Oh my goodness. Sorry to leave you, unintentionally, hanging.
Ian called sometime yesterday afternoon, just home after a long day in Paris. The process took three hours, most of that waiting in the embassy waiting room for his number to be called. Long story short, he's been "approved."
What they call an "interview" consisted of standing at a counter, just like you do at the Department of Motor Vehicles, and answering questions. Talking through a hole in plexiglass. This means Ian, I'm sure, said, "I'm sorry?" a lot because he doesn't hear all that well. Too much ear-plug -free nail gun use.
He did hear the interviewer ask him the one classic Green Card question, and that was...
"When is your wife's birthday?" He miraculously came up with that date then the woman had the, I don't know, lack of imagination, to ask him "What did you give her for her last birthday?"
I'm afraid I laughed out loud when he told me this because if there is anything Ian and I don't do in any sort of traditional, consistent, or over the top manner, it is birthdays. What usually happens is I treat myself to something, usually clothing, and tell him it is his gift to me.
"See what you got me for my birthday?" I say, spinning round and round in my new green wool overcoat from Mark's and Spencer. Or kicking up my heels in yet another pair of boots or clogs I don't really need.
So Ian's answer to the interviewer was just that, "I don't remember exactly, because she probably bought it for herself."
Now he's waiting what is meant to be "seven to ten days" for them to send him his passport with the visa stamped inside of it. Once he has that in his possession, he is free to board a plane bound for the United States.
No plane ticket yet, that I know of, but we're sort of incommunicado since we've skipped town and headed to Burlington to watch a Women's Hockey World Championship Game.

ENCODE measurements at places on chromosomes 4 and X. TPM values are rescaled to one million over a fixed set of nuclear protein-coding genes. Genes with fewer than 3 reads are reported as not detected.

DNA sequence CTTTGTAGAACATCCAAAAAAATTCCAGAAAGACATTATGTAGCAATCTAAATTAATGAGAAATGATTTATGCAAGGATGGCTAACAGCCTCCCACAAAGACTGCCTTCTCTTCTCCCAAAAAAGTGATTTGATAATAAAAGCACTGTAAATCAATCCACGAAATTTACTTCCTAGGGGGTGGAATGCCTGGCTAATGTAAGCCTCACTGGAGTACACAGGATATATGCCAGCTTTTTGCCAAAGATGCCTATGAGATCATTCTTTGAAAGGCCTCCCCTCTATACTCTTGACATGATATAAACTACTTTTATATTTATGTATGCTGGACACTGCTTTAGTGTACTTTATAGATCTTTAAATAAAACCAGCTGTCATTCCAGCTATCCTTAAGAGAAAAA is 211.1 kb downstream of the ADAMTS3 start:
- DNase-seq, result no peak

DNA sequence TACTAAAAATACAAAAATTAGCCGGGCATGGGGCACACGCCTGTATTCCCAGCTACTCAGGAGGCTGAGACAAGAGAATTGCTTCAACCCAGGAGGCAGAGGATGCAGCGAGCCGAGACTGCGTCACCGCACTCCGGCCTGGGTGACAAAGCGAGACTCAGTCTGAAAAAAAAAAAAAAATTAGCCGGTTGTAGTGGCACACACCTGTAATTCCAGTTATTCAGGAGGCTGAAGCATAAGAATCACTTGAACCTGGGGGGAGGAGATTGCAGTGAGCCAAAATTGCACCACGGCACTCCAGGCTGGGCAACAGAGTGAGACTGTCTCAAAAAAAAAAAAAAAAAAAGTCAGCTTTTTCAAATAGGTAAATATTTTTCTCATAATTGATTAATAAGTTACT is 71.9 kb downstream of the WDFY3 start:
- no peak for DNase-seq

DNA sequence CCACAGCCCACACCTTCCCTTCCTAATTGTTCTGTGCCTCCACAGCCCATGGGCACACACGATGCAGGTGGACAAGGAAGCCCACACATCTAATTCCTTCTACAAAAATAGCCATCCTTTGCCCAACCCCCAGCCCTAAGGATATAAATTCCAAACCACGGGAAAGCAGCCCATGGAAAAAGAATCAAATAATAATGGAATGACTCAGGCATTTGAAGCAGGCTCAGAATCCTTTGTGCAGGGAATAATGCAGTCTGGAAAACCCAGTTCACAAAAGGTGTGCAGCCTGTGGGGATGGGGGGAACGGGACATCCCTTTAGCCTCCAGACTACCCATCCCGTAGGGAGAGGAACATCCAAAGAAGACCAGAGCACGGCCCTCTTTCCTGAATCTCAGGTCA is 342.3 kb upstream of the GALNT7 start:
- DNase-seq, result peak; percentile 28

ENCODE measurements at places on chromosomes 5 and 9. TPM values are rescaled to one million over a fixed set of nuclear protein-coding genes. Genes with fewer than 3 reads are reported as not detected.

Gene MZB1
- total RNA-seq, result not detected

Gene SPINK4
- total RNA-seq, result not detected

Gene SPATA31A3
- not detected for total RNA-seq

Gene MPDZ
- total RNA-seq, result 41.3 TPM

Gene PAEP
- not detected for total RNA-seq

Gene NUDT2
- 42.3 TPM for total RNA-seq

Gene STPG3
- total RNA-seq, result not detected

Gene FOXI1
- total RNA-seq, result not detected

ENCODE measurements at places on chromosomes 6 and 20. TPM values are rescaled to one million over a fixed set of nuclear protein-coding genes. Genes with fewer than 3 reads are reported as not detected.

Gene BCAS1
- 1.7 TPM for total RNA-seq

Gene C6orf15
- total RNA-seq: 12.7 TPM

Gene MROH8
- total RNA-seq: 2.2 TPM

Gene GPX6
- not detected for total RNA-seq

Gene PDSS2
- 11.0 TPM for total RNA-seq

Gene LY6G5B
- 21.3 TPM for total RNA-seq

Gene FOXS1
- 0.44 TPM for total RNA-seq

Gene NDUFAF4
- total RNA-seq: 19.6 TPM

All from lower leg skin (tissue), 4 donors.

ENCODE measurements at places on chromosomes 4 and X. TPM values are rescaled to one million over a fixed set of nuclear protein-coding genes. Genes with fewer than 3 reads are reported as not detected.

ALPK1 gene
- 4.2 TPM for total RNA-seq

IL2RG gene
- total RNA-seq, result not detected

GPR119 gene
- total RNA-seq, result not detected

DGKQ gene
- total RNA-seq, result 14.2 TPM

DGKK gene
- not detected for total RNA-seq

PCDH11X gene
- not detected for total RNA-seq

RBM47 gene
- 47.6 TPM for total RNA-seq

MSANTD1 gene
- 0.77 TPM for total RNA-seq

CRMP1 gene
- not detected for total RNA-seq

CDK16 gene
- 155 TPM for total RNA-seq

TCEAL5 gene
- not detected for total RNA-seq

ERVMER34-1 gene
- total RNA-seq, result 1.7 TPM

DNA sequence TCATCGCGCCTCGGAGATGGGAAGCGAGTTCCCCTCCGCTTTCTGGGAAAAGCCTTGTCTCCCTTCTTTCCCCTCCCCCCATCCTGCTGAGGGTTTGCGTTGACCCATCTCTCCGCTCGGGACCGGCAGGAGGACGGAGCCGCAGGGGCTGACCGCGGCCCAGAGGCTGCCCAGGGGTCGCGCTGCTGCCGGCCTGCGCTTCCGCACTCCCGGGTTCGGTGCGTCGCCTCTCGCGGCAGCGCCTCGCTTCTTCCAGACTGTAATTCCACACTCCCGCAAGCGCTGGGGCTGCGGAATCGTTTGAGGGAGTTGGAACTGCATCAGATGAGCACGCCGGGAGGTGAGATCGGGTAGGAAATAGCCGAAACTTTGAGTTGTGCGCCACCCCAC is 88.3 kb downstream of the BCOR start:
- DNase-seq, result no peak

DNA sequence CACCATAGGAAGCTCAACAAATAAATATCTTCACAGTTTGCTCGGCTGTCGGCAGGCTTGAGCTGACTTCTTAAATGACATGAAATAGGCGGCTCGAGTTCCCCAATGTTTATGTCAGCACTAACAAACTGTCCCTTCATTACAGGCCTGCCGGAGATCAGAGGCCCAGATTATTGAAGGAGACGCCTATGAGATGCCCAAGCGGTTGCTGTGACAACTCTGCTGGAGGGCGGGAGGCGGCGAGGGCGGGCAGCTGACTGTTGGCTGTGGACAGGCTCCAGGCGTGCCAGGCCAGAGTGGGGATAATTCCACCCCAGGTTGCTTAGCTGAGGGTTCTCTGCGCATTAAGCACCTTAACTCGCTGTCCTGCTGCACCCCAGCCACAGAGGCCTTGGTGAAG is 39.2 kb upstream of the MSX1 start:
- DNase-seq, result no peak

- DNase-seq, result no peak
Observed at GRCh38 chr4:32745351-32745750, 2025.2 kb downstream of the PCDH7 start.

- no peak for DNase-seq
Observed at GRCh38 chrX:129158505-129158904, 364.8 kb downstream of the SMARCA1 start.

We saw Switzerland beat Russia this afternoon and seeing how excited Esther was to see all those powerful women out on that ice was balm for my chapped soul. Now we're in a hotel with a pool, my parents are with me, and we're going to the state capital tomorrow so Esther can attend the award ceremony for the state-wide poster contest she placed in. Her poster won second place. Clever girl.
Funny thing, perhaps this is textbook, but after all this, neither Ian nor I felt overly elated at the news that he could come home. Shock? Distrust? Bureaucracy fatigue? PTSD? I don't know. But both of us admit to feeling kind of empty, tired, drained of any and all energy or capacity for emotional reaction at this point.
I assure you once we are back in each other's midst, in the flesh, not just voices over a wire, or faces on a screen, and I and Ian's girls are securely in his arms, the source will renew itself. The flood gates will open. I'm sure of it. And I'm looking forward to the cathartic release. This stoicism shit is getting old.
But until that day, I'm not sure if I will feel anything but apprehension.Yeah. And the last vestiges of lingering, festering, anger.
So.... Ian is coming home. Still don't know when. I would type "Hurray" but that feels fake. Bear with me here. This is really quite strange.